- 4 quarts of tomatoes chopped, peeled and cored. (Approx. 25 large tomatoes)
- 1 cup chopped onion
- ½ cup chopped sweet red pepper
- 1 ½ teaspoon celery seed
- 1 teaspoon whole allspice
- 1 teaspoon mustard seed
- 1 ½ cups vinegar
- 1 tablespoon paprika
- 1 tablespoon salt
- 1 cup sugar
- 1 stick of cinnamon
- Cook the tomatoes, onions and pepper until soft. Press through a food mill or sieve.
- Cook the pulp rapidly until it is thick and reduced by one half (about an hour).
- Tie the whole spices in a spice bag. Add the spice bag, sugar, salt and paprika to the tomato mixture.
- Cook gently about 25 minutes, stirring frequently. Add the vinegar, cook until thick. Continue stirring.
- Remove the spice bag.
- Ladle into hot jars, leaving about ¼ inch head space. Adjust the caps and process about 10 minutes in the boiling canner.
The class enjoyed a sample of ketchup on top of fresh-cooked zucchini fries. Nan suggests using small jars for the ketchup, as most people do not use that much ketchup at one time. She uses a clean spoon to scoop out servings, refrigerating the ketchup after it has been opened. She advises keeping the preserved food for one year and rotating the jars on their shelving as new product is added to storage.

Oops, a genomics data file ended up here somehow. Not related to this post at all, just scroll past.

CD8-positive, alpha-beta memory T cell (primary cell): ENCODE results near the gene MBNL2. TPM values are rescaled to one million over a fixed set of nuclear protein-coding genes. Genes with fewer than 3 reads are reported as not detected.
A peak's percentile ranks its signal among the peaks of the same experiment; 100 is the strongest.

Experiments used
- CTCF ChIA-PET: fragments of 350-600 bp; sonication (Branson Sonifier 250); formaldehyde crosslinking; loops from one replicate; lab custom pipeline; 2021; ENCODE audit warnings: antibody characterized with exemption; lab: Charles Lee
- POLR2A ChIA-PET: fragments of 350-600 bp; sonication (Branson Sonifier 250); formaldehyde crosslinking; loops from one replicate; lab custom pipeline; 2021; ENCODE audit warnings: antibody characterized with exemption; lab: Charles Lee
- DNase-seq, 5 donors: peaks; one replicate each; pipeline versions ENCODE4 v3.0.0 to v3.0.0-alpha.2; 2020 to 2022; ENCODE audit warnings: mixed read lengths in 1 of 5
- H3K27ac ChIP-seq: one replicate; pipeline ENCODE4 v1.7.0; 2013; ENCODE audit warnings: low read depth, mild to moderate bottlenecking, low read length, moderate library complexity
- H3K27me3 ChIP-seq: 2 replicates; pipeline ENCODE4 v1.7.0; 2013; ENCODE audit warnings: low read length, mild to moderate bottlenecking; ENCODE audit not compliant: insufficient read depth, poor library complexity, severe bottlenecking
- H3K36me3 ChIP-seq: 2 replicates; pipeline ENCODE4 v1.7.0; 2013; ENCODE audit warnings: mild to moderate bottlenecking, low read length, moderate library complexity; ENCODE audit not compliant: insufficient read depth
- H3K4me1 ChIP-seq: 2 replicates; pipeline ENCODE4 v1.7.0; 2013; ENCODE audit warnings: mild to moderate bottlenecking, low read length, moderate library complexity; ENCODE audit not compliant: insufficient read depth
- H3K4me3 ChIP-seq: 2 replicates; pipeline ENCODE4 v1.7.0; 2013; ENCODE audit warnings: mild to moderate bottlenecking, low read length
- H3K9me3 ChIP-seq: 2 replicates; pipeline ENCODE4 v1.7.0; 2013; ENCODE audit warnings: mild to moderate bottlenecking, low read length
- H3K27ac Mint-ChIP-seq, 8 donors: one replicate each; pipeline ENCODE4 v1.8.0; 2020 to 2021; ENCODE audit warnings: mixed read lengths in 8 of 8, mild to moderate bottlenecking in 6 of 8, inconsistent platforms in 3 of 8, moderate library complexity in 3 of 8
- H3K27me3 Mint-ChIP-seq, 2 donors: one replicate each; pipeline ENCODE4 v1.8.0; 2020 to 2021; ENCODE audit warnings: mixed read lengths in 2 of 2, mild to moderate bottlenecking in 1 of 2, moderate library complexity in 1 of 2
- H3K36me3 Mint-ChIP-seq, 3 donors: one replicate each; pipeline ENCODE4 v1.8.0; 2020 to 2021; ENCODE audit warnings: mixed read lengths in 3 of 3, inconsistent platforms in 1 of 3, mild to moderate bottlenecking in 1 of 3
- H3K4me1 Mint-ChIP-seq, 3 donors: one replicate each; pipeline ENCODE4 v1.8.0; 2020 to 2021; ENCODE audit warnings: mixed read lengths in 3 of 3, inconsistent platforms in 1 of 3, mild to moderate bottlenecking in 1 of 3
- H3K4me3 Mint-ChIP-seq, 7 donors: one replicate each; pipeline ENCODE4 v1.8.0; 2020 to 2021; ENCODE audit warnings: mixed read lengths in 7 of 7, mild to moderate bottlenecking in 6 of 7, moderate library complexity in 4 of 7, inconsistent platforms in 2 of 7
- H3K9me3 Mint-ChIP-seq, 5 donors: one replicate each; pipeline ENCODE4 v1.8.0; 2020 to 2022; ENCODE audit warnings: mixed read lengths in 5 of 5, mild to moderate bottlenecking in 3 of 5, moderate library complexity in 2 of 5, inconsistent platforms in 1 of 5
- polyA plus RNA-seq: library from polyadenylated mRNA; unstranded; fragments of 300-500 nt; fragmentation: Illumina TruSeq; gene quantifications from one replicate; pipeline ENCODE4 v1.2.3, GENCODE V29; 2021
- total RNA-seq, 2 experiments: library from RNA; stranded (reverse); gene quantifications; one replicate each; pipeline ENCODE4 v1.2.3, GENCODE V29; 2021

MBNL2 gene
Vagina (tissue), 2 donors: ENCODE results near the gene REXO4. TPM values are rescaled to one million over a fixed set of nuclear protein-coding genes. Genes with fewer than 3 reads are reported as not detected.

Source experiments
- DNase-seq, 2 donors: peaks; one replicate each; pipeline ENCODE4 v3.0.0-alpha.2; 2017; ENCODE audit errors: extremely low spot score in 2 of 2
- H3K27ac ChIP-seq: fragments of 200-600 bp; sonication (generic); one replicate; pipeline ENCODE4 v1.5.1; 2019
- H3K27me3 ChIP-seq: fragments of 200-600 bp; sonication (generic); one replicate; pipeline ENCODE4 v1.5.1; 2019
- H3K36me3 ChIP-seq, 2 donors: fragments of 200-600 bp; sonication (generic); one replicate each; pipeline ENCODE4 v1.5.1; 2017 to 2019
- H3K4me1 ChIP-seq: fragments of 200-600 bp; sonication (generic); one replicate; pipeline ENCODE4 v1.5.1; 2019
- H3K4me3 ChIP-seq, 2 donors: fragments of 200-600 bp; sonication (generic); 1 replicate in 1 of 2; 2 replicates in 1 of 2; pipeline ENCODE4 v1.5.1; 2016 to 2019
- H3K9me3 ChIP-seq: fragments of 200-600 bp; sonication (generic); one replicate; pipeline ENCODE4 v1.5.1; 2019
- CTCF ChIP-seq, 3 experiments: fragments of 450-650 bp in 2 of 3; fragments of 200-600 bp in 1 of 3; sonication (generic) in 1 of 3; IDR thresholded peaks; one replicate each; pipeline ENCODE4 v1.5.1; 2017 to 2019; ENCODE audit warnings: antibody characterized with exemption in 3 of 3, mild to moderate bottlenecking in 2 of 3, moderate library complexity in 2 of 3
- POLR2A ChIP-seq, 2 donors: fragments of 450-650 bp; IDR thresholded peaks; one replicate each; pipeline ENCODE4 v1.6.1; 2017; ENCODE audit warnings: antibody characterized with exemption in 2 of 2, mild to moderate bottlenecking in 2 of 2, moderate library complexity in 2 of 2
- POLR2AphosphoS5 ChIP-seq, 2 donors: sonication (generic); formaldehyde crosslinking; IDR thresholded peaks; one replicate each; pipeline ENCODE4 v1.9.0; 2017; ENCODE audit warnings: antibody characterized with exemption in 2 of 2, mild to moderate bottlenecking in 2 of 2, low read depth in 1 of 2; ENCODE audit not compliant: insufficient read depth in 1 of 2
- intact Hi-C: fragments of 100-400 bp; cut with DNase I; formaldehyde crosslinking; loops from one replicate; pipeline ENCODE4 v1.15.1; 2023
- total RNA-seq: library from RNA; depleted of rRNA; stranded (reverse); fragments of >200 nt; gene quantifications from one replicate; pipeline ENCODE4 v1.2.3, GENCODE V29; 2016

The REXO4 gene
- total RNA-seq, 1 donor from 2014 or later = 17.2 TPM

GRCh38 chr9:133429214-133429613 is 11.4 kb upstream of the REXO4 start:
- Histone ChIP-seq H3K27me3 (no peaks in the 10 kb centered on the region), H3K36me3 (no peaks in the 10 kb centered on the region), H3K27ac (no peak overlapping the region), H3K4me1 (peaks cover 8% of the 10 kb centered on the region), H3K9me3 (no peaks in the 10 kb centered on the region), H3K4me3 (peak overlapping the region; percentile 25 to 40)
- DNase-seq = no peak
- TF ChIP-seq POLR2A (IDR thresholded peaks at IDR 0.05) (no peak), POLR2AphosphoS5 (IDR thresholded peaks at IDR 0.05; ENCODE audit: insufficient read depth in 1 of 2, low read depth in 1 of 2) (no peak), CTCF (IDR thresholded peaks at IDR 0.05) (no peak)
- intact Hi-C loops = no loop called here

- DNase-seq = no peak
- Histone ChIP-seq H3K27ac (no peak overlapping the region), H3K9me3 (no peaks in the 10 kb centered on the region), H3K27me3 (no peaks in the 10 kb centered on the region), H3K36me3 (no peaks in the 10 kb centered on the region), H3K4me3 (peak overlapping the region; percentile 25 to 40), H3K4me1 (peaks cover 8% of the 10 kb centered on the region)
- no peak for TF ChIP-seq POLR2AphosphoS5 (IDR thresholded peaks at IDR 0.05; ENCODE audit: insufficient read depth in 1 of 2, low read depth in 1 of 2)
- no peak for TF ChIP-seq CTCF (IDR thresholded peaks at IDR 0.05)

While she enjoys giving the ketchup away as gifts, she most often uses the next recipe, her tomato base, at home, a basic recipe she developed so she can preserve the harvest but make ketchup, sauce or paste at a later date.
“Working a full time job, growing your food and preserving the harvest leaves very little time. Harvest season is the busiest time of the year for me,” she said. “So to save time I came up with a recipe for the tomatoes that I call Tomato Base.”
- This is not an exact recipe. Adjust it to what is on hand and in season.
- Examples: Quartered and cored tomatoes, a few onions, peppers and herbs
- Fill the crock pot or roaster with quartered and cored tomatoes, a few onions and peppers and herbs. I use a large roaster, it can hold about 40 large tomatoes, 3 large onions quartered, 3 or 4 large peppers cut up and a healthy bunch of herbs (basil and oregano), which I just put on top.